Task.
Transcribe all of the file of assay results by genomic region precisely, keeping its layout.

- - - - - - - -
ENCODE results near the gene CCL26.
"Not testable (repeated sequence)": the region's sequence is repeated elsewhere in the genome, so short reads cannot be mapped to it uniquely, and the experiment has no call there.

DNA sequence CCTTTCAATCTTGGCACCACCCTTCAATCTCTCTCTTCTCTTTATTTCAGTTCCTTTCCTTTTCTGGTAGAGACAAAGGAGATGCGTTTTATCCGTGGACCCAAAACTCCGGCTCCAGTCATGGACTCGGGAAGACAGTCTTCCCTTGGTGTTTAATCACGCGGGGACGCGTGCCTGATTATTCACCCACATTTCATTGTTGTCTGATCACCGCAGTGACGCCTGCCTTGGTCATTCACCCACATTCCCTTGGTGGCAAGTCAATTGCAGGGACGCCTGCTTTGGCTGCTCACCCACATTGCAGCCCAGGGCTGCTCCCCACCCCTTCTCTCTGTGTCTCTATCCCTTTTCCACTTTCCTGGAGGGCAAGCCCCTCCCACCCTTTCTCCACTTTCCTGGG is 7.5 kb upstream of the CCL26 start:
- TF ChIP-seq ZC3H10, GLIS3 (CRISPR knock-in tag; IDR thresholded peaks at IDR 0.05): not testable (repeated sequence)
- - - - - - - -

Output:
ENCODE results near the gene CCL26.
"Not testable (repeated sequence)": the region's sequence is repeated elsewhere in the genome, so short reads cannot be mapped to it uniquely, and the experiment has no call there.

DNA sequence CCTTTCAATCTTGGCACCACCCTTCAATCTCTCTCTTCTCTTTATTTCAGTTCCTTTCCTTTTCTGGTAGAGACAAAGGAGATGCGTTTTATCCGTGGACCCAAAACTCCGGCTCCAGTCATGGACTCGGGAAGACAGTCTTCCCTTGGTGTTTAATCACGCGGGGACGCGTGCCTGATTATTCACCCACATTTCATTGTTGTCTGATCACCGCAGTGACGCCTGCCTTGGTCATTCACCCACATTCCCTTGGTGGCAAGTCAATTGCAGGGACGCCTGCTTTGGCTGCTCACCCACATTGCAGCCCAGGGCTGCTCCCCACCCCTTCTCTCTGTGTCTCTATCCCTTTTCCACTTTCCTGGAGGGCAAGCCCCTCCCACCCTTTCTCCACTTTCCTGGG is 7.5 kb upstream of the CCL26 start:
- TF ChIP-seq ZC3H10, GLIS3 (CRISPR knock-in tag; IDR thresholded peaks at IDR 0.05): not testable (repeated sequence)